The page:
Intel has teamed up with 3M and SGI to deliver an advanced cooling technology that can reduce data centre cooling costs by as much as 95 per cent.
As a proof-of-concept, the trio developed a supercomputer that uses a new two-phase immersion cooling technology spearheaded by 3M.
The project combines SGI's ICE X distributed memory supercomputer with Intel Xeon E5-2600 processors placed directly in 3M's Novec Engineered Fluid.
This fluid acts as an efficient dielectric, cooling hardware without the need for municipal water that is typically used in evaporative cooling.
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The result is a staggering 95 per cent reduction in cooling energy costs, a significant reduction in water consumption, and a 10 times reduction in required space compared to conventional air cooling.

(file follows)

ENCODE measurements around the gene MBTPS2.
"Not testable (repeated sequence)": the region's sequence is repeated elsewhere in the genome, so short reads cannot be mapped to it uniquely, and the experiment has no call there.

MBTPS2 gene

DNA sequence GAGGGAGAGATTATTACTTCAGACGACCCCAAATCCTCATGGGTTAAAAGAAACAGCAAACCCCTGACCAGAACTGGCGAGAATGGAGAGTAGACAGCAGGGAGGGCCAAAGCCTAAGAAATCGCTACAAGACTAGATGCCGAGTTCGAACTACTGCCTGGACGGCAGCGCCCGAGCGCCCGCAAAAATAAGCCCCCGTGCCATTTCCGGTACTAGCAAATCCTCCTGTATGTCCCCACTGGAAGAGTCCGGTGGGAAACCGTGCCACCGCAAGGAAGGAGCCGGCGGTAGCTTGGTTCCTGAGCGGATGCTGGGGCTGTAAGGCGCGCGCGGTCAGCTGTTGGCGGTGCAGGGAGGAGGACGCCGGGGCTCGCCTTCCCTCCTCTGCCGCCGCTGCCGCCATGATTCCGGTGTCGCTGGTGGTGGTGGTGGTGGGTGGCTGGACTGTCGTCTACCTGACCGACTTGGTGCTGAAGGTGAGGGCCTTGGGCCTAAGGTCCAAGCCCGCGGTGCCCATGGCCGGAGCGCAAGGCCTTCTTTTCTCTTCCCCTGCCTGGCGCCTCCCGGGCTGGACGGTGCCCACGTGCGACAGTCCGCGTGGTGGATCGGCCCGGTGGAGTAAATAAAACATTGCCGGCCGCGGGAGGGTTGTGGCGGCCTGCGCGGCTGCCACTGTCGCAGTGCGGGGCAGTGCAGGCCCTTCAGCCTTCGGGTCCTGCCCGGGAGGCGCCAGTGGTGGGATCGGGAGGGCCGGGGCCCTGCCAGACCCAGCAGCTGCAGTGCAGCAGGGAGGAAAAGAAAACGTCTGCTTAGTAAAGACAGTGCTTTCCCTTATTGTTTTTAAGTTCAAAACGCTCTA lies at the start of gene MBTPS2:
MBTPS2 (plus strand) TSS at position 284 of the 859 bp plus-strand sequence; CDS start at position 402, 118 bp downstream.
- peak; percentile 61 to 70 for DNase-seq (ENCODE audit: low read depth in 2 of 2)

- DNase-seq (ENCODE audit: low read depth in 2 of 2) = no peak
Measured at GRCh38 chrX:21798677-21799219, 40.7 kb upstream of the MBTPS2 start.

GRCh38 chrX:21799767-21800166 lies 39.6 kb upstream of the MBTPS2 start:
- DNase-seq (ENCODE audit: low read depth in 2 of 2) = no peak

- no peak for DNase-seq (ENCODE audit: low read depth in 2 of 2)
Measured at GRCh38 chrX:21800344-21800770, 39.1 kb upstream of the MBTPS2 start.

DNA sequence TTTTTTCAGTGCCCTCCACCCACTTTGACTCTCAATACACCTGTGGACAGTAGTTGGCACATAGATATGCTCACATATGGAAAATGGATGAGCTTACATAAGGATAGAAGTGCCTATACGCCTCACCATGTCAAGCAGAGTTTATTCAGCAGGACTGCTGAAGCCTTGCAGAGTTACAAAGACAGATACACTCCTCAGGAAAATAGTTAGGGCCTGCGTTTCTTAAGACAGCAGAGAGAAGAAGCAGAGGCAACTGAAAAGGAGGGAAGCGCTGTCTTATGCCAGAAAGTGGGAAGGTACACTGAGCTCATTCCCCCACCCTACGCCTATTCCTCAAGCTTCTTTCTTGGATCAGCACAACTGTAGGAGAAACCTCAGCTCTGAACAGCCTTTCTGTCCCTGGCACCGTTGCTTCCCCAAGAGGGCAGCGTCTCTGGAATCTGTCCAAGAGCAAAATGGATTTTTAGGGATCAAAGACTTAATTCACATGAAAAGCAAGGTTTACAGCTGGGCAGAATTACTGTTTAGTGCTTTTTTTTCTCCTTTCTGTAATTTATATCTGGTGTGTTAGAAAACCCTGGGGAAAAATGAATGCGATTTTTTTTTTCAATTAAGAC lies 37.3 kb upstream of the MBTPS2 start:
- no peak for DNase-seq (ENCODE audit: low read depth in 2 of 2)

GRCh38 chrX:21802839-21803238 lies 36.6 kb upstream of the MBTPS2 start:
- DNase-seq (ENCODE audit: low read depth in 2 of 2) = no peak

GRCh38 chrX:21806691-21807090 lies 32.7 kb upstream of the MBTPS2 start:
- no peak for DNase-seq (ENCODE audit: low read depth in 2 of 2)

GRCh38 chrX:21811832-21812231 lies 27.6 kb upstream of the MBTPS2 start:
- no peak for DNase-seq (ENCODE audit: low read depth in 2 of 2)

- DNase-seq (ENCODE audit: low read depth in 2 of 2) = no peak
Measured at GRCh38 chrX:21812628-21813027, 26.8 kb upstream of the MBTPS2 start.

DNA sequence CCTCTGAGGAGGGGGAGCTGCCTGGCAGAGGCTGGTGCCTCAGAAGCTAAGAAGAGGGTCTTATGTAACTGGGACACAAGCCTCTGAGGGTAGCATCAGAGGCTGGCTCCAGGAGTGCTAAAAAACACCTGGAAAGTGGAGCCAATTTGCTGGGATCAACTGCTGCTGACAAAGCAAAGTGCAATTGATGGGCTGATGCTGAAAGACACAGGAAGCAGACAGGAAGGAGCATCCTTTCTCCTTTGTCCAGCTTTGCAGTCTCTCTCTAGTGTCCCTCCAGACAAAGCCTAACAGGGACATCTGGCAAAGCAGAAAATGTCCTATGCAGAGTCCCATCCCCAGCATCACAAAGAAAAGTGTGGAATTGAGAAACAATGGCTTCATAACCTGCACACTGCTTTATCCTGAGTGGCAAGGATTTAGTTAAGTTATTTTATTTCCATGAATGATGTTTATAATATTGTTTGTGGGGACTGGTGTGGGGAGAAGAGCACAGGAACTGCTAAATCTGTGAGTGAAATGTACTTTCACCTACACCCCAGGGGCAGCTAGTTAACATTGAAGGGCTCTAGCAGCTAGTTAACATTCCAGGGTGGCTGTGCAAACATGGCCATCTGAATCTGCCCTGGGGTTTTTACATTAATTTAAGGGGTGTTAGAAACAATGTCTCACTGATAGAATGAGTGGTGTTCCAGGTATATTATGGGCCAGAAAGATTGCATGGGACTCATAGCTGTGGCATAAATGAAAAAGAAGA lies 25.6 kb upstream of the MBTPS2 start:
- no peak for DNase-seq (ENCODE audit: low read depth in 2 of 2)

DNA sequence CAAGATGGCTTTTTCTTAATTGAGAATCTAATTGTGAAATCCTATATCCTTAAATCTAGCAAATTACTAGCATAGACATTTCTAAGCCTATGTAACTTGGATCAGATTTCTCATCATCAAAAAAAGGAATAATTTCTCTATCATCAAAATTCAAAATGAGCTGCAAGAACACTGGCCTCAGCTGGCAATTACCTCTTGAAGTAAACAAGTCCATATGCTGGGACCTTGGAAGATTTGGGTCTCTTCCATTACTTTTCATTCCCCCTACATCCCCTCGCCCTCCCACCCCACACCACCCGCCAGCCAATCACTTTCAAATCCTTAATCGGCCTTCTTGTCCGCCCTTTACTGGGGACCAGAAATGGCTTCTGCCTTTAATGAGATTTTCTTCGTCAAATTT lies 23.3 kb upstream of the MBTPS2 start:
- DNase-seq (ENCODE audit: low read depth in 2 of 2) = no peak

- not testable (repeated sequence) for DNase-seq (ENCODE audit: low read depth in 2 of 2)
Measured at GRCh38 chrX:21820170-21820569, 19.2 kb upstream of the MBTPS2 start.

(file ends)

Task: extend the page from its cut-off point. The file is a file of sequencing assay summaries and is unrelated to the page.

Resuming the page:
If that was not enough, heat generated from the system can even be harvested and reused to heat other technologies like desalination of sea water.
"As the backbone of the data economy, modern data centers must increase the raw performance they deliver, but also do so efficiently by containing power consumption and operating costs," said Charles Wuishpard, VP of the Data Center Group and GM of Workstation and High Performance Computing at Intel.
"Intel is continually innovating and improving microprocessor technologies to meet today's datacenter demands and is working with companies like 3M and SGI to explore advanced cooling technologies that improve energy efficiency in datacenters while also containing operating costs."